Is there a singular, supreme, overarching conclusion – superseding all others – which the composer(s)/compiler(s) of the ‘epic’ text of Mahābhārata (the one traditionally attributed to Vyāsa) had intended to deliver by composing/compiling it? In other words, does there exist a singular subtext of Vyāsa’s Mahābhārata? Is it ever possible to carry out a purely thematological analysis of this text in an attempt to answer the question above? How far can a familiarity with the myriad forms of storytelling and narrative techniques, imbibed with poetic excellence of the highest order, employed within this text help us find an answer to such a query?
In this context, it is also important to keep in mind that Vyāsa’s Mahābhārata has been treated by many influential Western scholars (e.g. by the American Sanskrit scholar and translator of the Bhagavad Gītā, Franklin Edgerton) (Edgerton 1944, 3-4) as a compendium of many texts (such as the Bhagavad Gītā and the Aṇu–Gītā) and subtexts which, over long stretches of time, have each assumed an independent existence and textual life in their own right.
Is then a hierarchical pattern, ostensibly on account of aesthetic/psychological/didactic/metaphysical/theological value, among the various rasa-s apparent in such a reading of the text, especially when one is reading this text in line with the poetic considerations put forward by Bharata and his successors, such as Ānandavardhana? With these questions in mind I wish to enquire about the aesthetic effects of the Mahābhārata in this paper with selected, suitable examples drawn from the text, from the perspective of the aesthetic needs presented to us by our times.
In the award citation dedicated to the great Marathi writer Vishnu Sakharam Khandekar for his Marathi novel Yayati (which has received a second life in the form of an abridged English translation by Y P Kulkarni under the title Yayati: A Classic Tale of Lust), the Sahitya Akademi, India’s national academy of letters, offered – as a sort of justification for their choice of the awardee for the year 1960 – the following words of praise:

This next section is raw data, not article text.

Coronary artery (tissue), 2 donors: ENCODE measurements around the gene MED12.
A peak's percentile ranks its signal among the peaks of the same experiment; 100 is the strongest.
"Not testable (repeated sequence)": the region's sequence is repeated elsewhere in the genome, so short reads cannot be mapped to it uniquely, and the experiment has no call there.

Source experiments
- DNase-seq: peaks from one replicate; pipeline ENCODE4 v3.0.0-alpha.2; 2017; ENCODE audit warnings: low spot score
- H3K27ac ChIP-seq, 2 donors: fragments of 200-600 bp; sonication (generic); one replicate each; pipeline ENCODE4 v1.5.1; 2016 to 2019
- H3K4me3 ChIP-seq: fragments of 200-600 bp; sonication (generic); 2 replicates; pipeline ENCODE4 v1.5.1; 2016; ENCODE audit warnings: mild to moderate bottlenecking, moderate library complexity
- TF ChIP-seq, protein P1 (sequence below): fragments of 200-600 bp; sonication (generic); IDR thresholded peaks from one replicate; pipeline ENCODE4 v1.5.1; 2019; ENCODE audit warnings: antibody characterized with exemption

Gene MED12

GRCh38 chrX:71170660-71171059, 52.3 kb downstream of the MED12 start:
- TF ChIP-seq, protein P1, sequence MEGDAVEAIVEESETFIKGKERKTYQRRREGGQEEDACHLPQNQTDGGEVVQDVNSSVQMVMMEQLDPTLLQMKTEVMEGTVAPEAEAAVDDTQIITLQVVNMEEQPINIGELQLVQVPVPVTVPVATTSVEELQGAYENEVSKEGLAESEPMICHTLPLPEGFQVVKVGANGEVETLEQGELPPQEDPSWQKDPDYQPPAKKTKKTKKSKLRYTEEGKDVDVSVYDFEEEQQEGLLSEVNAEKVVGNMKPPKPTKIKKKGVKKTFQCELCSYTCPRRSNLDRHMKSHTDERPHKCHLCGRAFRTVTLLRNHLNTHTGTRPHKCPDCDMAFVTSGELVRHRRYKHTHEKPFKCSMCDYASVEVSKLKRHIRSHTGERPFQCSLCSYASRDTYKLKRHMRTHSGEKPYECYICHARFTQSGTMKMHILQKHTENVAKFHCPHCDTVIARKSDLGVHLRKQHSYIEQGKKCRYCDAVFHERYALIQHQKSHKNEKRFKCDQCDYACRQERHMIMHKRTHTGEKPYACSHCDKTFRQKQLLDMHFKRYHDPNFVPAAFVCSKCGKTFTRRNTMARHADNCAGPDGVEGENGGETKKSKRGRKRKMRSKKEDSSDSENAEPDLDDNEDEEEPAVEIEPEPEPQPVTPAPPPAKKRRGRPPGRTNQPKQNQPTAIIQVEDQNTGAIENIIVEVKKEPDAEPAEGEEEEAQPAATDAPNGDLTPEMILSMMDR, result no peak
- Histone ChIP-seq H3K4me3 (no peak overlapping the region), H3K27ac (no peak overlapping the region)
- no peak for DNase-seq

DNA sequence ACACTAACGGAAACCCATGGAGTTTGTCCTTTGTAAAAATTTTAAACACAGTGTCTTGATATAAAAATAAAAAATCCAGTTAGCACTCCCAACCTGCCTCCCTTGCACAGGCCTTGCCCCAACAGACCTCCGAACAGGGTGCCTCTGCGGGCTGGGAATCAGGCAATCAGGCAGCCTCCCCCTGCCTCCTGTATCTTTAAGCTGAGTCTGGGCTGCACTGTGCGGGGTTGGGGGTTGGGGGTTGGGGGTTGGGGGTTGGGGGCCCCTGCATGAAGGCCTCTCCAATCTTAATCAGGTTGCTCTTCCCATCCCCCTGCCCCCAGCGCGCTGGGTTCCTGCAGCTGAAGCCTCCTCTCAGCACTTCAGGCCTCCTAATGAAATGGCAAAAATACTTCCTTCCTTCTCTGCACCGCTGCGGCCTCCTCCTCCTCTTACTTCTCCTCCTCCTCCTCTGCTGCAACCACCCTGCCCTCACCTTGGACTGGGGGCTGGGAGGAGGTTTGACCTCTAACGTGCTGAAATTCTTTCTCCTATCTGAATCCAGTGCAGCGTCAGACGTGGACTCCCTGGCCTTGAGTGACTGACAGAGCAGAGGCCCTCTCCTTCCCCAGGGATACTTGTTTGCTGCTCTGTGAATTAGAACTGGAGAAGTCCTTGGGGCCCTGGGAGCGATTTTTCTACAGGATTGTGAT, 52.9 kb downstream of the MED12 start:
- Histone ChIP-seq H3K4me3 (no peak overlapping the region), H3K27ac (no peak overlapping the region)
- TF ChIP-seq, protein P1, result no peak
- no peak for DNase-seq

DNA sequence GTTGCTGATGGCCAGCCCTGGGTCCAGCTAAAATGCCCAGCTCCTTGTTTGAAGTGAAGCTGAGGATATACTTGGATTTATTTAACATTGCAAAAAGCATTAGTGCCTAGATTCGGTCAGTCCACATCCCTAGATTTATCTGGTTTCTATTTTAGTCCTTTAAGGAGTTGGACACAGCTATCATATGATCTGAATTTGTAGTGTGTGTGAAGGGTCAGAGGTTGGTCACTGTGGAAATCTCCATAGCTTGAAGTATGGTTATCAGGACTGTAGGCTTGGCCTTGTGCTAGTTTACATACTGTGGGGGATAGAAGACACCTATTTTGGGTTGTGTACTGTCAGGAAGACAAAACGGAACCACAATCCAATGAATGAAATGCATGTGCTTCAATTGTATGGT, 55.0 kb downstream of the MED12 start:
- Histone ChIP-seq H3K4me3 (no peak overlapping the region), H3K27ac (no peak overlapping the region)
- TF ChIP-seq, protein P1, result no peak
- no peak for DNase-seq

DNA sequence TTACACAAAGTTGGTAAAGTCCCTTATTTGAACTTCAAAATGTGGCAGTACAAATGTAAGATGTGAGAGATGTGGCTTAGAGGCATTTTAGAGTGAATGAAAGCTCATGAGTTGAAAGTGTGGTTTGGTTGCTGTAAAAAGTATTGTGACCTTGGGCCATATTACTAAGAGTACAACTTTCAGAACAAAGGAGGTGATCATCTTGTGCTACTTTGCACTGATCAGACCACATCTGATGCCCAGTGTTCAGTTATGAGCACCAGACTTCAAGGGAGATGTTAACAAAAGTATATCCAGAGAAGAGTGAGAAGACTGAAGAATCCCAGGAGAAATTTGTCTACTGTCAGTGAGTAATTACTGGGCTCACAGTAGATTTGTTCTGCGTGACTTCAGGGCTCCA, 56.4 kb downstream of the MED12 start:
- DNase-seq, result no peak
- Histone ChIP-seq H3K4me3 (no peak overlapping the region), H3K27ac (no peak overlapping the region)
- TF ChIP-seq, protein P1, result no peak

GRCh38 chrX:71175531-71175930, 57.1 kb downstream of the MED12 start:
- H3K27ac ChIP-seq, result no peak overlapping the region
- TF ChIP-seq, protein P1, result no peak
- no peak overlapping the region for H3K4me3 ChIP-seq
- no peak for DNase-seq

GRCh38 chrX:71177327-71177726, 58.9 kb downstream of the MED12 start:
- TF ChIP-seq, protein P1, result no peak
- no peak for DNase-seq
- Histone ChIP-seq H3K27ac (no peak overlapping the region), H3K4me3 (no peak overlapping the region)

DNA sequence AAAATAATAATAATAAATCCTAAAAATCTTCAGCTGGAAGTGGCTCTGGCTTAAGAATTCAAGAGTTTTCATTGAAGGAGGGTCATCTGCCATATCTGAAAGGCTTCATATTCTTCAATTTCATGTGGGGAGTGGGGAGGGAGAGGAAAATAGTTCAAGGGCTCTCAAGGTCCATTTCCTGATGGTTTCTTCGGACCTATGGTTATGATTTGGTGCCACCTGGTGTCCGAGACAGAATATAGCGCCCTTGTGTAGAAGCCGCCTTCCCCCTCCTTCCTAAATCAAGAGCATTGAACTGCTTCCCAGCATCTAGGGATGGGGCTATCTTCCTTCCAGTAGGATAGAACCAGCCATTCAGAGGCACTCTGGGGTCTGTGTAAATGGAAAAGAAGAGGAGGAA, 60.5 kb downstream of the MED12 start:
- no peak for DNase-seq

“Artistic maturity and a high seriousness of purpose make this work a significant contribution to Marathi Literature.” (Khandekar 1978)
I wish to draw the reader’s attention specifically to the second reason cited by the Sahitya Akademi for their choice of the awardee in that year: “a high seriousness of purpose”. How could the Akademi be so sure of the existence of a so-called purpose of this literary work, let alone the high seriousness that the Akademi took to be its hallmark? Whoever, if anybody at all, dictated such a purpose of Yayati the Marathi novel?
Perhaps, the answer to such musings could be found in the introduction to the novel, penned by Khandekar himself. This introduction serves, at the same time, as Khandekar’s defense for the choice of Yayati’s tale out of so many others from the vast body of Vyāsa’s Mahābhārata, based on his inclinations and curiosities towards it since his childhood days on one hand, as well as a space within the text created by the writer with an aim to set the ‘serious’ tone of the ensuing narrative on the other. The second of these two is where the question of purpose comes into play. In Khandekar’s own words: